Baker was also well known for his vocal performances, most notably “Chet Baker Sings, It Could Happen to You.”
After a bout with drug addiction, Baker had a prolific stretch as a recording artist, and his cool jazz stylings and soft, breathy tone would inspire generations of trumpet players after him.
7. Maurice Andre (1933-2012)
Maurice Andre was a French trumpeter who rose to prominence for his work on the piccolo trumpet.
The piccolo trumpet is a lesser-known instrument that lends itself particularly well to classical and baroque music, which is where Andre made his living.
Andre would record prolifically from the late 50s through the time of his death, and his recordings are a masterclass in classical trumpet.
8. Arturo Sandoval (1949-)
Arturo Sandoval is a Cuban trumpet player who rose to international prominence on the back of his incredible Latin jazz performances.
The young Sandoval cut his chops playing with street musicians in Cuba before establishing the Orquesta Cubana de Musica Moderna.
In the early 80s, he set out with his own band, touring worldwide.
While touring, Sandoval met Dizzie Gillespie, who became a close friend and mentor.
With Gillespie’s help, Sandoval defected from Cuba, and his notoriety grew immensely.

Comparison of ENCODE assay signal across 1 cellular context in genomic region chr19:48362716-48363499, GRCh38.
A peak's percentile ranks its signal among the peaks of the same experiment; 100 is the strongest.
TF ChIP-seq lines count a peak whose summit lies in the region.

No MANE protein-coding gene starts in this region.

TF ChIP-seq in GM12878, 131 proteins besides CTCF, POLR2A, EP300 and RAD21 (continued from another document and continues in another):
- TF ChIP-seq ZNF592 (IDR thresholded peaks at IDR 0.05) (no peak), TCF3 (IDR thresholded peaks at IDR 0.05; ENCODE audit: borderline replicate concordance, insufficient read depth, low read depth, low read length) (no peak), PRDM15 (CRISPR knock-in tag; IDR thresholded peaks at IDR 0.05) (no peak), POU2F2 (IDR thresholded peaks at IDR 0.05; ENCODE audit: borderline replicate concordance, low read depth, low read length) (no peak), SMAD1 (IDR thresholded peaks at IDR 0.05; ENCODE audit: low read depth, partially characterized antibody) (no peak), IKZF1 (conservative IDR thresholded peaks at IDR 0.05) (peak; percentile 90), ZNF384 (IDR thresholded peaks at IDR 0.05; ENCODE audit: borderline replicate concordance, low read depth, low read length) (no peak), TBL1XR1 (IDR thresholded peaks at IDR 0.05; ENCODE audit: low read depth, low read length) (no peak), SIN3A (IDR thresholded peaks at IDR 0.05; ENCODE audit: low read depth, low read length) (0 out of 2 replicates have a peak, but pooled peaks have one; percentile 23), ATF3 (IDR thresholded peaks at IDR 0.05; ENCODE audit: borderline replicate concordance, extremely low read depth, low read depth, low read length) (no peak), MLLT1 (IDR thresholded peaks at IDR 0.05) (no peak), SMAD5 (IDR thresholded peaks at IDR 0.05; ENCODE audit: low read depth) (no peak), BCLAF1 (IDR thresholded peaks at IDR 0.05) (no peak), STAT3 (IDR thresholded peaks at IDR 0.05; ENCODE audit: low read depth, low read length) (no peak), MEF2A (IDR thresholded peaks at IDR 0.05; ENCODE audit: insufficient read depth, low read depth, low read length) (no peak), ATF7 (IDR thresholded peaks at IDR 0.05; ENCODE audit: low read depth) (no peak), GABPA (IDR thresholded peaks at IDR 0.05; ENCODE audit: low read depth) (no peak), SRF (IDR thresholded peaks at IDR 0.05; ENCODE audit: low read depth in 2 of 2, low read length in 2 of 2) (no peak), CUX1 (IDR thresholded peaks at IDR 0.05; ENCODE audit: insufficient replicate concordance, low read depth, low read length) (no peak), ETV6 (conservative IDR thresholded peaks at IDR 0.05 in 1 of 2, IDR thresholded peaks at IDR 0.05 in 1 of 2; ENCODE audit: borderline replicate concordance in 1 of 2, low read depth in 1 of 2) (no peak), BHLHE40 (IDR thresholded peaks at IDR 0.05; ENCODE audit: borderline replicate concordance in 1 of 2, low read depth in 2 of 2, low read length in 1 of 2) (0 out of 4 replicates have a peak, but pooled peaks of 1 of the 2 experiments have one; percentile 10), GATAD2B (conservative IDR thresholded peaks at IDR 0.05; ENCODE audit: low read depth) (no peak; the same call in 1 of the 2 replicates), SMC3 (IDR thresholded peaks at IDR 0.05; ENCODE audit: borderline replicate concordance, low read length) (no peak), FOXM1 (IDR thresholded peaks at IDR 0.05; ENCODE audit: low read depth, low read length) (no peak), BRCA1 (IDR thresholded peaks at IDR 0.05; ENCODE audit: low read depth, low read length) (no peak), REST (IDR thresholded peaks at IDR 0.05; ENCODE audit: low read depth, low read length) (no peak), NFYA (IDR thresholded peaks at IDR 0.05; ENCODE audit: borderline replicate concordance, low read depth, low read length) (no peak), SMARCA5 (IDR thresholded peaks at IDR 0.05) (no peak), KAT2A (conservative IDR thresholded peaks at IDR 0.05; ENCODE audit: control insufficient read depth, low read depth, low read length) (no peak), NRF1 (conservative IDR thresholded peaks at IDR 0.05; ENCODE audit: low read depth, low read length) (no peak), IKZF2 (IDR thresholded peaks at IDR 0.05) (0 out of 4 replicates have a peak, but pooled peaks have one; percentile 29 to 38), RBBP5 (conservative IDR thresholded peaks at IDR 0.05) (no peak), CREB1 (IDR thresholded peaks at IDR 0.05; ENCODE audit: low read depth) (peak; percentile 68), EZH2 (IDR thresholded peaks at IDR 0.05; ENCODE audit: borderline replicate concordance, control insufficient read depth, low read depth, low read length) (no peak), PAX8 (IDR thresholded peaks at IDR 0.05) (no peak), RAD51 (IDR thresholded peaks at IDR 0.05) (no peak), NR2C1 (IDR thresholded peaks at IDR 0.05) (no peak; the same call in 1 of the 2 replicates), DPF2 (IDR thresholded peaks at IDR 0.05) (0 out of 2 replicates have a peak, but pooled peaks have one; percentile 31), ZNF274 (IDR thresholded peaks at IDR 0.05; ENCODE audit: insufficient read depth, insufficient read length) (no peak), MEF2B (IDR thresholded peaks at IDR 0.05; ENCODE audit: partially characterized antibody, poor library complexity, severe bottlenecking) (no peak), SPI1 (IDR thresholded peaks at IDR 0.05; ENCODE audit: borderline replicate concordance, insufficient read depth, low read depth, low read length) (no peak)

He has performed at both the White House and Super Bowl and has several Grammys and an Emmy to his credit.
9. Tine Thing Helseth (1987-)
Tine Thing Helseth is a Norwegian trumpet player known for her classical trumpet playing.
At age seven, she began playing trumpet and studied extensively at Barratt Due Institute of Music and the Norwegian Academy of Music.
Helseth’s discography includes several impressive works for classical trumpet, and she also leads the all-female brass ensemble, tenThing.
10. Chris Botti (1962-)
Chris Botti is one of the most famous trumpet players of the 21st-century, and his style seamlessly fuses jazz and pop.
Botti left college in his senior year for touring engagements with Frank Sinatra and Buddy Rich before relocating to New York City to further refine his playing.
After catching the ear of Paul Simon, Botti spent the better part of a decade touring and recording with Paul, which made him an in-demand studio musician.